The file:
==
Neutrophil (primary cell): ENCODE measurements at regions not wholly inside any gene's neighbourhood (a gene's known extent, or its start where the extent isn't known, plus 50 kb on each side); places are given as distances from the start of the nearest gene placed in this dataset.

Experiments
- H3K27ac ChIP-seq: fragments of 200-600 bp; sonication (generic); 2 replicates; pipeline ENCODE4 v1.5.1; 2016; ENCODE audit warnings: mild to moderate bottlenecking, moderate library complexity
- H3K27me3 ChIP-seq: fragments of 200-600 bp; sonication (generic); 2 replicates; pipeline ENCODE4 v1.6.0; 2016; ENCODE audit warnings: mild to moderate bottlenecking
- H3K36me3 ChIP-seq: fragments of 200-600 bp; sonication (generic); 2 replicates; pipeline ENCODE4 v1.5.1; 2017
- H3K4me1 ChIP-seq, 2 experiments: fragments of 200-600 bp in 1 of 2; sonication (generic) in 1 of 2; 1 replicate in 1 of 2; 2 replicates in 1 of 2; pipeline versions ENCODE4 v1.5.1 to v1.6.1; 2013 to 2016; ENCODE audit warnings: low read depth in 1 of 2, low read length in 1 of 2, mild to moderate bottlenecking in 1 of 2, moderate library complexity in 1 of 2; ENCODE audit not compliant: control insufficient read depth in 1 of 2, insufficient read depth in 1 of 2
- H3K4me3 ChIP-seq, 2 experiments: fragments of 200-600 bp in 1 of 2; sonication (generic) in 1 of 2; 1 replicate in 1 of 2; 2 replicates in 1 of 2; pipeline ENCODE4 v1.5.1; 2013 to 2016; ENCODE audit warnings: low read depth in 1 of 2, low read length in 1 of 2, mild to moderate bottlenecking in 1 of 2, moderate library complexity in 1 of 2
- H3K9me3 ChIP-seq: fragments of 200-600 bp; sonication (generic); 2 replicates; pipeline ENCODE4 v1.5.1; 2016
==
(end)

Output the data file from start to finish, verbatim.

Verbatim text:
Neutrophil (primary cell): ENCODE measurements at regions not wholly inside any gene's neighbourhood (a gene's known extent, or its start where the extent isn't known, plus 50 kb on each side); places are given as distances from the start of the nearest gene placed in this dataset.

Experiments
- H3K27ac ChIP-seq: fragments of 200-600 bp; sonication (generic); 2 replicates; pipeline ENCODE4 v1.5.1; 2016; ENCODE audit warnings: mild to moderate bottlenecking, moderate library complexity
- H3K27me3 ChIP-seq: fragments of 200-600 bp; sonication (generic); 2 replicates; pipeline ENCODE4 v1.6.0; 2016; ENCODE audit warnings: mild to moderate bottlenecking
- H3K36me3 ChIP-seq: fragments of 200-600 bp; sonication (generic); 2 replicates; pipeline ENCODE4 v1.5.1; 2017
- H3K4me1 ChIP-seq, 2 experiments: fragments of 200-600 bp in 1 of 2; sonication (generic) in 1 of 2; 1 replicate in 1 of 2; 2 replicates in 1 of 2; pipeline versions ENCODE4 v1.5.1 to v1.6.1; 2013 to 2016; ENCODE audit warnings: low read depth in 1 of 2, low read length in 1 of 2, mild to moderate bottlenecking in 1 of 2, moderate library complexity in 1 of 2; ENCODE audit not compliant: control insufficient read depth in 1 of 2, insufficient read depth in 1 of 2
- H3K4me3 ChIP-seq, 2 experiments: fragments of 200-600 bp in 1 of 2; sonication (generic) in 1 of 2; 1 replicate in 1 of 2; 2 replicates in 1 of 2; pipeline ENCODE4 v1.5.1; 2013 to 2016; ENCODE audit warnings: low read depth in 1 of 2, low read length in 1 of 2, mild to moderate bottlenecking in 1 of 2, moderate library complexity in 1 of 2
- H3K9me3 ChIP-seq: fragments of 200-600 bp; sonication (generic); 2 replicates; pipeline ENCODE4 v1.5.1; 2016